Rewrite of National Park Policies Contains Damaging Proposals

Date:   October 27, 2005
Contact:   Craig Obey, NPCA, cell: 202-669-9689
Kristen Brengel, The Wilderness Society, 202-429-2694
Carl Schneebeck, Bluewater Network, 415-544-0790, ext. 19
Bethanie Walder, Wildlands CPR, 406-543-9551
Charles Clusen, Natural Resources Defense Council

Rewrite of National Park Policies Contains Damaging Proposals

Washington, D.C. - As reported on the New York Times editorial page, the Department of Interior has rewritten the policies that govern protection of America’s national parks, diminishing park protection and boosting commercialism as priorities for the National Park Service.

Contrary to statements by the Department of Interior last week, the proposed policies redefine the overarching duty of the Park Service, weakening references to longstanding, legal mandates that clearly emphasize preserving the country’s heritage. Additional changes steer the national parks toward greater commercialization and exploitation. The proposed policies ease the way for increased air and noise pollution and increased high-impact uses previously barred from most national parks, such as Jet Skiing, snowmobiling, and livestock grazing. Additionally, the draft policies dismantle protections for existing and potential wilderness.

Eroding the existing Management Policies further, the proposed polices also include an explicit statement barring the public from holding the Park Service accountable for actions taken under the revised policies.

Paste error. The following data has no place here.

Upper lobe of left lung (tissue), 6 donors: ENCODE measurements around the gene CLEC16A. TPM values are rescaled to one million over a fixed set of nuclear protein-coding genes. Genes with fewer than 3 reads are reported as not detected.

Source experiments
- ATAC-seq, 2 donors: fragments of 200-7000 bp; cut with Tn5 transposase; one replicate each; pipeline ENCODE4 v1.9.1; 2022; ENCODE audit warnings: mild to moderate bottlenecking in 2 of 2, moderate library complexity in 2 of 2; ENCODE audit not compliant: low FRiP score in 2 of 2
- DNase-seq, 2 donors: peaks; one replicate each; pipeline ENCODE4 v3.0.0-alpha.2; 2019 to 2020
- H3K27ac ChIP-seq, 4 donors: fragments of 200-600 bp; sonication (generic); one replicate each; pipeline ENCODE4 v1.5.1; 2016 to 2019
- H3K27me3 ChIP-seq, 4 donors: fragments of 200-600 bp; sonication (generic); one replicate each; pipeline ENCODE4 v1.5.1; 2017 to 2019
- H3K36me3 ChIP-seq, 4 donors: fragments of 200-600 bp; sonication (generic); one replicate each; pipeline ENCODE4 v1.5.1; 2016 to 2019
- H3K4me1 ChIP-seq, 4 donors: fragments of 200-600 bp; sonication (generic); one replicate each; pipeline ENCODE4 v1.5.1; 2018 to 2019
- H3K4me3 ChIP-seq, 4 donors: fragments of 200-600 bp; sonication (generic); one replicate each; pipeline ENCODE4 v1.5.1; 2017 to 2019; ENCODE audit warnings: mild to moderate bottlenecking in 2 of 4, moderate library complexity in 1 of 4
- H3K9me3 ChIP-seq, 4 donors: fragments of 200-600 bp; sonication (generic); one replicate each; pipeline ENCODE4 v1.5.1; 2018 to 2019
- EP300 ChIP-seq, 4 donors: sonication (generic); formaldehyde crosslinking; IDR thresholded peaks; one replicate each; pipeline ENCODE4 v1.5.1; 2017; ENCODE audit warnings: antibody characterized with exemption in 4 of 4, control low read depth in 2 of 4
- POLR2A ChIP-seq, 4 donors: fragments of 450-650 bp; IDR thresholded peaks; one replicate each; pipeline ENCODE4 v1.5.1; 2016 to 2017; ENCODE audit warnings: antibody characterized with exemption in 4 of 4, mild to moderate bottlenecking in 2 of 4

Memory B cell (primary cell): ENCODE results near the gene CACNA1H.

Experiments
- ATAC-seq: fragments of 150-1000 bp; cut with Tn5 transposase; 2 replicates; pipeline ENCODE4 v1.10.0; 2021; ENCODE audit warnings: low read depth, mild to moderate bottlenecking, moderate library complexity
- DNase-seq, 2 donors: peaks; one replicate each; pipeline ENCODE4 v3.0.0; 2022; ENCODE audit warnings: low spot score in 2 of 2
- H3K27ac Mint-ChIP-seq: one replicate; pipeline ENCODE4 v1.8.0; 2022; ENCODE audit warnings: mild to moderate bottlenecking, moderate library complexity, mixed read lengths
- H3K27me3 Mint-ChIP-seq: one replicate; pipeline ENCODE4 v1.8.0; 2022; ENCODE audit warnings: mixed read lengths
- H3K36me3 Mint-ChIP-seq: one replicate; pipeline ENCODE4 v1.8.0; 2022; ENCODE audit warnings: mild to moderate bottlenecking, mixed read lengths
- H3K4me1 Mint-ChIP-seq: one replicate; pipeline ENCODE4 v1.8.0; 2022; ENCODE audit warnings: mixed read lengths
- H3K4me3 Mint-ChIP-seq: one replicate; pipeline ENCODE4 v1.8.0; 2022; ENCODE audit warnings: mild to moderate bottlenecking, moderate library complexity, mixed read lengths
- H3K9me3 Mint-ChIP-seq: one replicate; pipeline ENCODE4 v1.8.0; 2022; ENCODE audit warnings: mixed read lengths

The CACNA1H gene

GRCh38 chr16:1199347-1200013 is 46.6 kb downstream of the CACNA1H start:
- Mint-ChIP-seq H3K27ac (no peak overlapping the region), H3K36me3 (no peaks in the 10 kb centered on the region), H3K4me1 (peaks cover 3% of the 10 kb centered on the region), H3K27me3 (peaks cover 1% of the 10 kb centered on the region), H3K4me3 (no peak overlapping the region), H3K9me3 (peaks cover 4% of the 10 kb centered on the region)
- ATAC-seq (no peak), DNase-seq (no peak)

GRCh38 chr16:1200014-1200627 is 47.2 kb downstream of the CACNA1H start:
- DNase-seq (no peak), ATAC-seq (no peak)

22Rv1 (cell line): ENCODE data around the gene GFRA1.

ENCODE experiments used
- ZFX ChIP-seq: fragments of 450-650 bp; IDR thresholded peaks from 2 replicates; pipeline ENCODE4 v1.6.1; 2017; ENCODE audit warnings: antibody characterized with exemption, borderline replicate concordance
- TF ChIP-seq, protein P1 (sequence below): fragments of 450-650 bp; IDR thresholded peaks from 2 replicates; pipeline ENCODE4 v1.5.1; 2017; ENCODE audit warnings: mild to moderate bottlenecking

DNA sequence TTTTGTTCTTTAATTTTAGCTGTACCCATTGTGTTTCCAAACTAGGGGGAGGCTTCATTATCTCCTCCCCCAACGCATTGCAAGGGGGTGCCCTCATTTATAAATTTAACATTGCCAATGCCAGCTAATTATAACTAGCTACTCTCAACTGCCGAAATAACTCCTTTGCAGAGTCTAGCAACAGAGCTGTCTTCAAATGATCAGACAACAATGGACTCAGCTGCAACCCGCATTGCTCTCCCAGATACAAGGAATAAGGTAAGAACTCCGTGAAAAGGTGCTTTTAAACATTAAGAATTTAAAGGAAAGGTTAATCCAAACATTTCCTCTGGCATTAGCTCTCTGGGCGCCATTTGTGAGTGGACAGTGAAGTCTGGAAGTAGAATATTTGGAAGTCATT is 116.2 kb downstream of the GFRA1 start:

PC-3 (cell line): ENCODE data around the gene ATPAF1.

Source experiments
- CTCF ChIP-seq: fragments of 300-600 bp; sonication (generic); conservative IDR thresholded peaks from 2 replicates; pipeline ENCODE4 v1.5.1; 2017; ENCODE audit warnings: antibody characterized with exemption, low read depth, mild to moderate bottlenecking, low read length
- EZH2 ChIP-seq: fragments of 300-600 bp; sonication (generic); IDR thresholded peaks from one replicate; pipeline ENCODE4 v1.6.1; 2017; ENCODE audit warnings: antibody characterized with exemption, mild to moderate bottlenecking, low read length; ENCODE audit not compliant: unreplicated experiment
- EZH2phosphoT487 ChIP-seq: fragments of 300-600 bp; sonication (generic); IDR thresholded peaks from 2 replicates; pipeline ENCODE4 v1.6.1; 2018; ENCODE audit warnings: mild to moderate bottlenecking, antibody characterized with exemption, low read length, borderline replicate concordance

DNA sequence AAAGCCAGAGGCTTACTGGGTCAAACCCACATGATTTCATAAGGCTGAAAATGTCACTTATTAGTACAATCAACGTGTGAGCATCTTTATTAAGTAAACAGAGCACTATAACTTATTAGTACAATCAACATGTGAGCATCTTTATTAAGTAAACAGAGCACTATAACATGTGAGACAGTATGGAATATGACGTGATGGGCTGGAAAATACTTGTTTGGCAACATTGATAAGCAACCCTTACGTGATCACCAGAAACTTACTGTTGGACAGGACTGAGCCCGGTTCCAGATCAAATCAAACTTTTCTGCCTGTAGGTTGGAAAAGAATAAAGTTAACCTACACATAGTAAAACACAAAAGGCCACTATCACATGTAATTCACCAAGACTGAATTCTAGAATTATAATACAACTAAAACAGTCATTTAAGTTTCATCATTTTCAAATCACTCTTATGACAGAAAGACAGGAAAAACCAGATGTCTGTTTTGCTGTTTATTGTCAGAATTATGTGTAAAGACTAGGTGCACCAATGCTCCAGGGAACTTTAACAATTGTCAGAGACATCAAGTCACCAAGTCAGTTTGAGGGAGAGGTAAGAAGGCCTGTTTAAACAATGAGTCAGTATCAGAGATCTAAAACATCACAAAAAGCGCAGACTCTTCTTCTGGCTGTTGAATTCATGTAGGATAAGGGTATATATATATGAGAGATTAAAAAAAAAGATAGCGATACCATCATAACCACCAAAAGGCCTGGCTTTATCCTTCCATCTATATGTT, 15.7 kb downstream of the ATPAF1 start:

Longtime national park professionals and watchdog organizations have reviewed the 277-page document and have identified specific words, whole paragraphs, and entire chapters in the draft 2006 Management Policies that retain key elements of an earlier, damaging draft rewrite. This earlier draft sparked nationwide controversy when it was leaked and the author identified as Department of Interior political appointee Paul Hoffman, a former head of the Cody, Wyoming, Chamber of Commerce and aide to then-Wyoming Congressman Dick Cheney. ( An enclosed preliminary analysis cites specific edits made in the proposed new policies.)

A statement by the above-mentioned groups is as follows:

"Several key proposals in this current draft weaken protections for our national parklands. The changes significantly reduce clarity provided to park managers in the current Management Policies about their overarching duty to conserve park resources. The revisions could lead to increased use of snowmobiles, Jet Skis, off-road vehicles, commercialization, and grazing while weakening protections for wilderness and air quality."

“We are concerned that these changes do not reflect what Americans consistently tell the National Park Service they want in their national parks and we question the impetus for this rewrite. We renew our call for the Department to explain why these changes are necessary and who is demanding this rewrite. We believe it was a fundamental mistake to issue this proposal and urge the Department of Interior to withdraw it.”

# # #

Sen. Craig Thomas (R-WY) will be holding an oversight hearing exclusively on management policies in the Senate National Parks Subcommittee on Tuesday, November 1, 2005 at 10:00 a.m. in Washington, DC.

The New York Times editorial, “The National Parks Under Siege”


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